CMS Proposes One Year ICD-10 Compliance Delay
A proposed rule has been released by the Department of Health and Human Services that calls for a one year delay of the ICD-10-CM/PCS compliance deadline.
The rule would push the compliance date from Oct. 1, 2013 to Oct. 1, 2014, according to a Centers for Medicare and Medicaid Services press release.
The announcement was included in a proposed rule that would also require health plans to use a unique health plan identifier. This change, which would be required under HIPAA, is one of several “administrative simplification provisions” called for in the Affordable Care Act that CMS will announce over the next several months.
Currently health plans can be identified using a wide range of identifiers which can cause healthcare providers time-consuming problems “such as misrouting of transactions, rejection of transactions due to insurance identification errors, and difficulty determining patient eligibility,” according to the CMS press release.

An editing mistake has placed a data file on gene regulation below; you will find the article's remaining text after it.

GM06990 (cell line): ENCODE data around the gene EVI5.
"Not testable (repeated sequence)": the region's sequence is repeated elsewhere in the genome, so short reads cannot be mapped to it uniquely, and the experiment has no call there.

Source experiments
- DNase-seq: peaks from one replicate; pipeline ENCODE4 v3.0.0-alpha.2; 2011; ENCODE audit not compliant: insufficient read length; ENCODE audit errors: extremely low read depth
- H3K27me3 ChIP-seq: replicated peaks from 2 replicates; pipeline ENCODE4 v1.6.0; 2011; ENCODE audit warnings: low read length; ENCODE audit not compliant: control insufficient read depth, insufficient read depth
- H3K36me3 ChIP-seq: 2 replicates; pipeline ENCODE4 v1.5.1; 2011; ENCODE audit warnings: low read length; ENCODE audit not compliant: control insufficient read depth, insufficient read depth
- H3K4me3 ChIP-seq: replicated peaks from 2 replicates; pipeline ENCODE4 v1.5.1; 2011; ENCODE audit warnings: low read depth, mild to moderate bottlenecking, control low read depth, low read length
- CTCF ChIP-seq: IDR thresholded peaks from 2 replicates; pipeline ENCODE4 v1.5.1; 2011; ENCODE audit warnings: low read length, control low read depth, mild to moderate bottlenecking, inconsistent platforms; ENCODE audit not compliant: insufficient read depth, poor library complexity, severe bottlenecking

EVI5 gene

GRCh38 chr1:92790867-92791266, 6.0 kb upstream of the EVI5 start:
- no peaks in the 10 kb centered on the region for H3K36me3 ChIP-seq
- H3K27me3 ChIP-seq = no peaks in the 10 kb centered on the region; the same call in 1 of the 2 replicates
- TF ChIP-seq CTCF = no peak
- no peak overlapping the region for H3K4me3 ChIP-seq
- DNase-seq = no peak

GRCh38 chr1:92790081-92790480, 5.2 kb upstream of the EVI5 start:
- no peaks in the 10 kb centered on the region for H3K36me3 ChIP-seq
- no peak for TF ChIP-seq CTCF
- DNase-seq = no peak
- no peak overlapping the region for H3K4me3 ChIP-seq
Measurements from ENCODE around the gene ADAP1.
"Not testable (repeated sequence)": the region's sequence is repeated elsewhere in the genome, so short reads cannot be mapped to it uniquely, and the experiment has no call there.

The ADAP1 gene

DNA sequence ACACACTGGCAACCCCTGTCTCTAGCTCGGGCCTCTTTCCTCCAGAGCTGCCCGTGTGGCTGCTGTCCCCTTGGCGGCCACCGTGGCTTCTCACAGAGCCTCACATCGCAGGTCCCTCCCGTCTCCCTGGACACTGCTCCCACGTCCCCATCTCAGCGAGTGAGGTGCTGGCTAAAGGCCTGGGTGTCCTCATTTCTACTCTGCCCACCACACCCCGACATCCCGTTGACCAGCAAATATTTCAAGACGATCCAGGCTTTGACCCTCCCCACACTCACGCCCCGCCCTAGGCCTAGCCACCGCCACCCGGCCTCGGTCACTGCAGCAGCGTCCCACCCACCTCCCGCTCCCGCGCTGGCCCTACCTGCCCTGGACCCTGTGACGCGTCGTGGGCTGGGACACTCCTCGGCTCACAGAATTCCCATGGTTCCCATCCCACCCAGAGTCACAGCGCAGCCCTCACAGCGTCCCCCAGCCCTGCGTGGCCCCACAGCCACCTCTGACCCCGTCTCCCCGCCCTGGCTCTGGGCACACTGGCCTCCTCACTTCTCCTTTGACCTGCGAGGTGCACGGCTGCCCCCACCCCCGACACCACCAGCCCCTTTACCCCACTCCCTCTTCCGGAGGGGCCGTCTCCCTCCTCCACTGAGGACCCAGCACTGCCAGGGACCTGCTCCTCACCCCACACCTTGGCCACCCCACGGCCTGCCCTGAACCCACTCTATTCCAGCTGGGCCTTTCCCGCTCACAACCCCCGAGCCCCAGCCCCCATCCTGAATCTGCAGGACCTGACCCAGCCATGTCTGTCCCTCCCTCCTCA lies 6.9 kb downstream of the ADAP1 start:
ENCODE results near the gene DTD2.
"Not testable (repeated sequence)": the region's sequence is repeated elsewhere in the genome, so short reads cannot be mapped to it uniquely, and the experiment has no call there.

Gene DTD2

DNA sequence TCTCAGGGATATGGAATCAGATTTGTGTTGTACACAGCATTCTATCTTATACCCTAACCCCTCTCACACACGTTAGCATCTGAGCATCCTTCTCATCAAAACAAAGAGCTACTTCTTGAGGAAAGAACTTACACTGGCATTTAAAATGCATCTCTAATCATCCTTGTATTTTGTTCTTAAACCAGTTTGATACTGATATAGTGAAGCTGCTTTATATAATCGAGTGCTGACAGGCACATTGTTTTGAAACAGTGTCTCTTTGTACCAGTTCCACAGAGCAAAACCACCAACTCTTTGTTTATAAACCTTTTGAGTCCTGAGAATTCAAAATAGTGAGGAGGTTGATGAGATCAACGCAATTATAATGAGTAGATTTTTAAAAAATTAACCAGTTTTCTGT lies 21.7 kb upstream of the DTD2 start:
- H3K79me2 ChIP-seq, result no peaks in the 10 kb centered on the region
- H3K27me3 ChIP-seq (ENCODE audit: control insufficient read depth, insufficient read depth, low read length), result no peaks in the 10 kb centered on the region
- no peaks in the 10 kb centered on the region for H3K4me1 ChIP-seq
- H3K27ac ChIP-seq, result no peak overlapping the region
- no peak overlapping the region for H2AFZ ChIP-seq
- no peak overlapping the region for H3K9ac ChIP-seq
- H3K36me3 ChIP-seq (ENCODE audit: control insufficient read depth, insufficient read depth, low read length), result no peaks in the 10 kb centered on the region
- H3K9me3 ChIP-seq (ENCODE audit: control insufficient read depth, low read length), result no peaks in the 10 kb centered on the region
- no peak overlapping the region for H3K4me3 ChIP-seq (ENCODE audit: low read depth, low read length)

The delay of ICD-10 is included in the proposed rule as another administrative simplification provision.
“Many provider groups have expressed serious concerns about their ability to meet the Oct. 1, 2013 compliance date,” the release said. “The proposed change in the compliance date for ICD-10 would give providers and other covered entities more time to prepare and fully test their systems to ensure a smooth and coordinated transition to these new code sets.”
AHIMA has voiced concerns about delaying ICD-10, saying that a delay would hamper current implementation efforts and prevent providers from using a superior code set for improving administrative operations and healthcare.
The proposed rule is expected to be officially published in the Federal Register on April 17, after which interested parties would have 30 days to submit comments to CMS.